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What We Talk About When We Talk About Earth's Oxygenation

Presenter: Noah Planavsky, Yale University
When: October 31, 2016 1PM PDT

As the possibility of detecting the atmospheric composition of terrestrial exoplanets moves from the realm of science fiction to science we have become increasingly focused on determining what Earth would look like if analyzed remotely over its long history. Beyond just providing a record of Earth’s atmospheric composition, our goal is to determine how biological evolution has shaped surface oxygenation. A better understanding of our own planet’s atmospheric evolution will improve the framework we use to interpret exoplanetary atmospheres. To unravel the tale of Earth’s oxygenation and biological evolution, many key questions need to be answered. In this talk I will focus on providing a new view of atmospheric oxygen levels through Earth’s middle history, where traditional constraints on redox sensitive atmospheric components are so imprecise it is difficult to estimate Earth’s ‘detectability’. Further, I will provide new constraints on the factors leading to the climatic and biogeochemical turbulence that characterized the transition to the more modern (Phanerozoic) Earth.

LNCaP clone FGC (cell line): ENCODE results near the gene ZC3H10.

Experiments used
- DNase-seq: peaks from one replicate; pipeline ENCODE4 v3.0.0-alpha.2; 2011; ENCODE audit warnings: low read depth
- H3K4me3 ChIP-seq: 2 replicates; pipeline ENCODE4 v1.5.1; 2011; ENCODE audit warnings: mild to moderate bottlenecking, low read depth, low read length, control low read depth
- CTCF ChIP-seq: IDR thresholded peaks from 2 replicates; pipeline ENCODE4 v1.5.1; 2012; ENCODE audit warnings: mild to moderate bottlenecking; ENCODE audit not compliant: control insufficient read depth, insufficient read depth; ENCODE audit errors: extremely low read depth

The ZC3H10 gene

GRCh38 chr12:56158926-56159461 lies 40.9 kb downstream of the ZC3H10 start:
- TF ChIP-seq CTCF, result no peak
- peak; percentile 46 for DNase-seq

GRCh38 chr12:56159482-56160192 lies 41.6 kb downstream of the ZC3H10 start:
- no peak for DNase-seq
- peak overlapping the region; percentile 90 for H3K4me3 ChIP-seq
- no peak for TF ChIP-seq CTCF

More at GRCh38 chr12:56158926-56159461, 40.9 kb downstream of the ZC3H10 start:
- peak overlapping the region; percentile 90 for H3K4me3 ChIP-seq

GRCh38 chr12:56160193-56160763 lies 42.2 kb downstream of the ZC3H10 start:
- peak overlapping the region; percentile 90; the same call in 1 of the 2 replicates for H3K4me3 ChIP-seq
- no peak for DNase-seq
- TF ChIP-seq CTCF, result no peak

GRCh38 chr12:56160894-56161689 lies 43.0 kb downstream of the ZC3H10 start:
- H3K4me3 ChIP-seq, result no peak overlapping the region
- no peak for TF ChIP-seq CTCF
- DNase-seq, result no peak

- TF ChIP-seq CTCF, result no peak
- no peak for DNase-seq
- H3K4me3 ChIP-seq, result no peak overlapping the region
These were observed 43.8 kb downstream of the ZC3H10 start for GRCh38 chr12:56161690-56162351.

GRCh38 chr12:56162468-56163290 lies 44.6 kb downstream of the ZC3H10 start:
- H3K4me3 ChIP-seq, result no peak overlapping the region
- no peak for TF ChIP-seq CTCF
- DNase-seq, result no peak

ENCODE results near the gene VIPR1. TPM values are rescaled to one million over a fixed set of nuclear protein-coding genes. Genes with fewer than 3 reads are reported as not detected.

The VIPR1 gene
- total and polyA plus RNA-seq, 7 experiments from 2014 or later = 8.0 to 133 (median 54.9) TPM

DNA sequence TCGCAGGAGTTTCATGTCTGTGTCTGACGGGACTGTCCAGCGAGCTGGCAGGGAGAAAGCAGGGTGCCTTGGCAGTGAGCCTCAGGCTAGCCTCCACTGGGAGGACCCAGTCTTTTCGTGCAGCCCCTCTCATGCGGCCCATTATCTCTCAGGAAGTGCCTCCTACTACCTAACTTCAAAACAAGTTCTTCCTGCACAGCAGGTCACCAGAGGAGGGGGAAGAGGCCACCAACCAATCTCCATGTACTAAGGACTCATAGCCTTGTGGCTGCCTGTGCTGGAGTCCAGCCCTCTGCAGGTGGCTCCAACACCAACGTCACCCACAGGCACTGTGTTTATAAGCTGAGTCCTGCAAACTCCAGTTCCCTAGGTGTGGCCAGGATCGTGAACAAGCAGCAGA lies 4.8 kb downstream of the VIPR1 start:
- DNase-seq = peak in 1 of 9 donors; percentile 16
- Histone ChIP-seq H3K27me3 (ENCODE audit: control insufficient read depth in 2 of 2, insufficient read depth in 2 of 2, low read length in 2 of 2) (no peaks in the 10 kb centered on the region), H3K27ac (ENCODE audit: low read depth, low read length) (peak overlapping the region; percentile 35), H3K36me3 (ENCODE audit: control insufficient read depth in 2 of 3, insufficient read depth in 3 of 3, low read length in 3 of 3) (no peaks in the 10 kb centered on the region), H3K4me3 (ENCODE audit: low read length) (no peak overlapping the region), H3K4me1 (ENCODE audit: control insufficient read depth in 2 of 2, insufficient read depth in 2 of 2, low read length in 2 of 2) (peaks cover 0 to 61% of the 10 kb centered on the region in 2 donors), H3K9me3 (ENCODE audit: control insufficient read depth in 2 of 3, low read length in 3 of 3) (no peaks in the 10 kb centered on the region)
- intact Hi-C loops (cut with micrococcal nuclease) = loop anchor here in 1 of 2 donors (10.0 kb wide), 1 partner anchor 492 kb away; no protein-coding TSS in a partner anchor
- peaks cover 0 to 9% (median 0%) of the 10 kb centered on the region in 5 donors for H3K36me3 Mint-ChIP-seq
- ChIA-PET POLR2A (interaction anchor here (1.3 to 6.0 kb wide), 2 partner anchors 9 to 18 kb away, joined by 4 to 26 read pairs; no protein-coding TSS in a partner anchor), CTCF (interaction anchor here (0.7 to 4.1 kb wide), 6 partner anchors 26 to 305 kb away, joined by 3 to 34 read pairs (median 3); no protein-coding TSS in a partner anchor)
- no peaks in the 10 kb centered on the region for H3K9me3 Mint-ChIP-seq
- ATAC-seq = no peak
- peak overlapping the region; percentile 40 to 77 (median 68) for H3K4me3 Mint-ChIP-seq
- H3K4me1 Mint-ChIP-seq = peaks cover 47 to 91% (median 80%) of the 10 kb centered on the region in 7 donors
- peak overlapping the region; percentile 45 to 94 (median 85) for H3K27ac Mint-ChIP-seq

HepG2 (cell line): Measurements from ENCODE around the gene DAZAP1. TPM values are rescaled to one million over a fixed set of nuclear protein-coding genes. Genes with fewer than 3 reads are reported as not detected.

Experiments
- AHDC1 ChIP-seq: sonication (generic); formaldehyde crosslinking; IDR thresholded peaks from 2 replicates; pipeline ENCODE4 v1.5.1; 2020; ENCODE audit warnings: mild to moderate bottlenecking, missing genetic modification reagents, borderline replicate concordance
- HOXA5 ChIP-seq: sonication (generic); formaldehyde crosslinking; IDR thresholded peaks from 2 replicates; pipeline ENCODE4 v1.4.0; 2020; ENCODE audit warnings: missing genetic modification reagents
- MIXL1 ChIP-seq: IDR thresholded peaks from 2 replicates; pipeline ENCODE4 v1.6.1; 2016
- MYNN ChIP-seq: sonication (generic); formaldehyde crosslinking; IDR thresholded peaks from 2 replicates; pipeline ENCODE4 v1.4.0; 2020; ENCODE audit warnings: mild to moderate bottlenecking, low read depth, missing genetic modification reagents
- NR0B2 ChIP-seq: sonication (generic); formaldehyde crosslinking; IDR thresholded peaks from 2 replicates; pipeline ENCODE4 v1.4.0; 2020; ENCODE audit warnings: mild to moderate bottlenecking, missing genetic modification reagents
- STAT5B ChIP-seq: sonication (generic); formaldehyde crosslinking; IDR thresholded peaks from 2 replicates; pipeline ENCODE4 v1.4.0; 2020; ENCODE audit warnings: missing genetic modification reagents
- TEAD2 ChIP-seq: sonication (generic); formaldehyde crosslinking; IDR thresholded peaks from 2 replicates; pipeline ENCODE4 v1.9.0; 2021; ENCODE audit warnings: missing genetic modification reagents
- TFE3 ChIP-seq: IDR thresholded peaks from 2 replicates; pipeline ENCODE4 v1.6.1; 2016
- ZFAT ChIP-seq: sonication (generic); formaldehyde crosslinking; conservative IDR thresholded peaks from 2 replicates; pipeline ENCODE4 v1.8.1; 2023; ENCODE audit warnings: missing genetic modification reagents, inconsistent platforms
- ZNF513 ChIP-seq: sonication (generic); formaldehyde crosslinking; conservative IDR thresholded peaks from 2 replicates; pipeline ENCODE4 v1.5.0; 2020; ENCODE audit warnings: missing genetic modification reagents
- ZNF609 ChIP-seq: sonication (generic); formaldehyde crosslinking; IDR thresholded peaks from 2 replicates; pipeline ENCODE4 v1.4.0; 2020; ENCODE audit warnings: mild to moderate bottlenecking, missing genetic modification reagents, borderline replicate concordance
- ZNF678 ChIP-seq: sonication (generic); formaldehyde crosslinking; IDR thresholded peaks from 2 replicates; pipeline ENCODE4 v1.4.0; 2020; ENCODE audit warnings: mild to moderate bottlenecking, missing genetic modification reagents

NAI Director's Seminar Series

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